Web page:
Four backs all turned to me, are sitting happily on the blacktop of the driveway. They are noticeably minus one. That one is facing me. Facing the others, too. It struck me afresh that “one of these kids is not like the other.”
Three siblings sit next to each other, enjoying the cool of the shade. My own two children are in the mix, too, but I can’t help but notice how different Sweetboy can look from other kids, just by his choice of seating position.
It’s in these moments that I feel lonely.
Watching him play.
Realizing that he always manages to find a way to separate himself from the crowd. Albeit unintentionally.
Even a crowd of well-loved friends.
I listen to chatter about water balloons, all spent and shriveled up in their burst state – a million little shards of latex balloon peppering the driveway. Much like the shards of my heart in this moment.
Their conversation is like popcorn kernels exploding in the air.
“I so won that round!”
“My baby water balloon never popped. Look, I’ve still got it!”
“Maybe we can fill up more after we take a snack break?”
“That was fun!”
And then, his own comment. Different.
“Do you want to swing now?”
I forget sometimes. I forget that this child, this Sweetboy, he marches to the beat of his own drum. It is not the music that other kids his age often hear.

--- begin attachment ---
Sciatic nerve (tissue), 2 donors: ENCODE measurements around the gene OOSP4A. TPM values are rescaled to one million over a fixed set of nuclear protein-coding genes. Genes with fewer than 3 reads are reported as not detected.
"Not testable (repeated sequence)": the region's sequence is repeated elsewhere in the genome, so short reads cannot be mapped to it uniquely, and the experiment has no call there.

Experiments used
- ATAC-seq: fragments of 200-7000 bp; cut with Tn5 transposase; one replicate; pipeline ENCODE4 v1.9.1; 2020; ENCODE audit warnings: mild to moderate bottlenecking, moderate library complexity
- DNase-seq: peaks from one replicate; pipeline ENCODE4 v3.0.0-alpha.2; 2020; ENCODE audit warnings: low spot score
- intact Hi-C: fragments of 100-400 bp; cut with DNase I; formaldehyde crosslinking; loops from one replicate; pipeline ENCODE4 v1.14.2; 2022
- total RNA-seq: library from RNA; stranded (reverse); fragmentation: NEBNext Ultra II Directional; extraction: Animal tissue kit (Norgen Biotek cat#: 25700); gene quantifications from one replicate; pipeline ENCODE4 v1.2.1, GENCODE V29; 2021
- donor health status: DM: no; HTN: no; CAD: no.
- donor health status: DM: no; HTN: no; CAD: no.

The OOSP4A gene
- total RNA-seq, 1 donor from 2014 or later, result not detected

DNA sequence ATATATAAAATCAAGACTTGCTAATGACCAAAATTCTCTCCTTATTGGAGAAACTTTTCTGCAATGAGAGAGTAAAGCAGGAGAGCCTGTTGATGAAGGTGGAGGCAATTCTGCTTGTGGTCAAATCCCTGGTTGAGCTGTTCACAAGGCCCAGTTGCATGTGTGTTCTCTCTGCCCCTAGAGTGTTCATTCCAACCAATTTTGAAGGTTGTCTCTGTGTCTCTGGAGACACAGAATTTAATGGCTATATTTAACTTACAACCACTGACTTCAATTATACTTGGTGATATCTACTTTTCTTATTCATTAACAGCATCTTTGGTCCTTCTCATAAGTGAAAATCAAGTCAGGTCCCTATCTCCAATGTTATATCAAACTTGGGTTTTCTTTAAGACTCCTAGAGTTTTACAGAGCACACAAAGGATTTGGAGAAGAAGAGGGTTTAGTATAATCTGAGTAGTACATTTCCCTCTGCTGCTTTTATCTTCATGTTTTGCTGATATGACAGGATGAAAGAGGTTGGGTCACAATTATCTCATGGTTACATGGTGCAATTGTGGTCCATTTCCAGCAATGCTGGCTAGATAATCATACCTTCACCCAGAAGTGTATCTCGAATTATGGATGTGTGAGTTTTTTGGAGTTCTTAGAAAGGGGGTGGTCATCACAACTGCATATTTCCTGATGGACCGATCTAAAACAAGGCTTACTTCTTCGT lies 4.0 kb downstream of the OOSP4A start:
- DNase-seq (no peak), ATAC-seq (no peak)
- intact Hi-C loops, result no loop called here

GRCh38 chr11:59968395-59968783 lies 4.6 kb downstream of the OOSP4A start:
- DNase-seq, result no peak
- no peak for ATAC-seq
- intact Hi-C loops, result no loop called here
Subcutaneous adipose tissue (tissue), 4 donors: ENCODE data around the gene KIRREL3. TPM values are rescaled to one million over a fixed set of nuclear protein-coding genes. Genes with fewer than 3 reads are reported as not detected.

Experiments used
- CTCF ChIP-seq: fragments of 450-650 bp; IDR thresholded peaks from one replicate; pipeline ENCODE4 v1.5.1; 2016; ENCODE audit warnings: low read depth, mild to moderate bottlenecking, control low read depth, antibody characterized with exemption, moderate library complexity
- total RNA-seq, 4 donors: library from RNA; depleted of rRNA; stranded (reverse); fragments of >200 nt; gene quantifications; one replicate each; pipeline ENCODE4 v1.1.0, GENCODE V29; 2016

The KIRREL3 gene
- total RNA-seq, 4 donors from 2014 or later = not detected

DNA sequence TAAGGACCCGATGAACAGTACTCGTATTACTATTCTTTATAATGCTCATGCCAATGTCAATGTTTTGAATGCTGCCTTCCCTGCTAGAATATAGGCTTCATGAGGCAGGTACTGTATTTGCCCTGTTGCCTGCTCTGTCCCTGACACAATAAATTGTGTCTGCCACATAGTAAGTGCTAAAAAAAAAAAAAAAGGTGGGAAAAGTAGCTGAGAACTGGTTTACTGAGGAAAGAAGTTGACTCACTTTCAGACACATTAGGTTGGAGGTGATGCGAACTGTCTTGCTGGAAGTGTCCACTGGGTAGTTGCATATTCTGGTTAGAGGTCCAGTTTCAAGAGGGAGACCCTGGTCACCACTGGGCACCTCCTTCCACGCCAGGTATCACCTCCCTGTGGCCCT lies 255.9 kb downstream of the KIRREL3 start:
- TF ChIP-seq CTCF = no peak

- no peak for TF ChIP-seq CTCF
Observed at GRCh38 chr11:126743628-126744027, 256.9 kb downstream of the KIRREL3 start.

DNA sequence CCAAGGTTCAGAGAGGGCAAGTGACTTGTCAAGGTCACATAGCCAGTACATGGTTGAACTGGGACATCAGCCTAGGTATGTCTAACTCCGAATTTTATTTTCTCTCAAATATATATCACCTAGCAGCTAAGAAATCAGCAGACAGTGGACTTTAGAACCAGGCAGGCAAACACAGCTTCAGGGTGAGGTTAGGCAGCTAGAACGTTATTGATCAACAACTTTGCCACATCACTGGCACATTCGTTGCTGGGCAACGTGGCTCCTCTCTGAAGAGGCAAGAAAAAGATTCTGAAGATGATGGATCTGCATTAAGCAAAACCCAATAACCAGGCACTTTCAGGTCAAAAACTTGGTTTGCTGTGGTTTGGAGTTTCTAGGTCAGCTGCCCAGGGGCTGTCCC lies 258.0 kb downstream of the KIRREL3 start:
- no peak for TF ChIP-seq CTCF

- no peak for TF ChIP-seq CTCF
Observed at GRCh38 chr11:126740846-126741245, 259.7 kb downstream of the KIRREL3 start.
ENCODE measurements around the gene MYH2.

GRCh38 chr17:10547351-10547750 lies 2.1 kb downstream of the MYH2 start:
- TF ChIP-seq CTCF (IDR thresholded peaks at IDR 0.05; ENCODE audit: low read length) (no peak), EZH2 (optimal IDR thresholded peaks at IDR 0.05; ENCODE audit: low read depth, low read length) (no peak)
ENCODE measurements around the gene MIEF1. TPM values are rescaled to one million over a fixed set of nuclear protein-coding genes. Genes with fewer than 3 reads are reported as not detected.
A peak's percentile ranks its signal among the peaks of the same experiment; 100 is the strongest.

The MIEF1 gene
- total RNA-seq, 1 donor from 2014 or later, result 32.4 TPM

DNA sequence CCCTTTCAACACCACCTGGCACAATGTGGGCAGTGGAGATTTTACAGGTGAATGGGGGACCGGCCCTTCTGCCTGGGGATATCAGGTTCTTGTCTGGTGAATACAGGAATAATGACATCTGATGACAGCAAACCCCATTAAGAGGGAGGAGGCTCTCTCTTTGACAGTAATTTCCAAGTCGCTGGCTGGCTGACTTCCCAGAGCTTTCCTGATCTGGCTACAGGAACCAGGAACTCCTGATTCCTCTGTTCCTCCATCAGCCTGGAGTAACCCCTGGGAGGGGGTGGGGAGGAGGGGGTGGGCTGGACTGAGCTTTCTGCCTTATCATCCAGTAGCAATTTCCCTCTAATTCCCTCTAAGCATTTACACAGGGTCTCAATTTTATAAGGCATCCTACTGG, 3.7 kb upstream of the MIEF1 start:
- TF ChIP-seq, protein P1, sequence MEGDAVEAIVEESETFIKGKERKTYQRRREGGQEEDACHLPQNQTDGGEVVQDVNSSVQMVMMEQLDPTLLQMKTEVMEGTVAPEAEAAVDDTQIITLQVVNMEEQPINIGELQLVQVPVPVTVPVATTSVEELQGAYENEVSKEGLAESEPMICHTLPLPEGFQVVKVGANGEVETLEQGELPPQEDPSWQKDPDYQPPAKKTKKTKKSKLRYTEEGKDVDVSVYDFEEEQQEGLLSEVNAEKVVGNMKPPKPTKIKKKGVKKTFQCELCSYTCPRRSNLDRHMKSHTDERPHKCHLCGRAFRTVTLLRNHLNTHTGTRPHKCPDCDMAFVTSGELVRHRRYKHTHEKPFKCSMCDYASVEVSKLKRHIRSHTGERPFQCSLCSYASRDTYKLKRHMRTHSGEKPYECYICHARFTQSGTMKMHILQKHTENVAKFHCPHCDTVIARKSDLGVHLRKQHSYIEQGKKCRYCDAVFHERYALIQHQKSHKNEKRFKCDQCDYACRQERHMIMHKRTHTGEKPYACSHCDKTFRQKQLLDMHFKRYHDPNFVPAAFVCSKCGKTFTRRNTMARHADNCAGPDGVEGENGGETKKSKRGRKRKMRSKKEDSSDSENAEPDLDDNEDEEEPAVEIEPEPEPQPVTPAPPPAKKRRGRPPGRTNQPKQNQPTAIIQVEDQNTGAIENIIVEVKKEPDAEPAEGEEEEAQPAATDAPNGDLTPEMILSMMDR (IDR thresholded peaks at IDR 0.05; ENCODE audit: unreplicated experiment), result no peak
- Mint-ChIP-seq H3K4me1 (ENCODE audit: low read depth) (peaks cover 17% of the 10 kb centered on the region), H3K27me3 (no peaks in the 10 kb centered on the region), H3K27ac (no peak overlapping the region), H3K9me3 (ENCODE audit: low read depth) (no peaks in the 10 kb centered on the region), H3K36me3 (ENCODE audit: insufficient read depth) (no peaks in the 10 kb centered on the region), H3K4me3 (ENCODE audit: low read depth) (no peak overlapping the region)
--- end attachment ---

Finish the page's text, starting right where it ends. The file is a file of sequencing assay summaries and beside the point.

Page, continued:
This melody is an awesome and awful tribute to how differently my child’s mind processes activities that he participates in. Conversations that he carries on with friends often reveal more about what he’s not into than what he is. It’s a stark reminder that the music he hears has strains running through it that others cannot.
I hear it, though.
In these moments, I do.
And I see it.
And I still, nine years after that first Autism diagnosis, I still rail against what I see. And, what I hear.
My heart reminds me that he does, indeed, have friends to have conversations with. There are activities he participates in.
Until I listen a little longer to hear, “No, we still want to play with water balloons, Sweetboy.”
Until I get to hear him answer back, “Okay. They are fun!”
And I feel okay again.
Watching them play, watching him play, the music carries on. I feel sure that he’s going to be okay.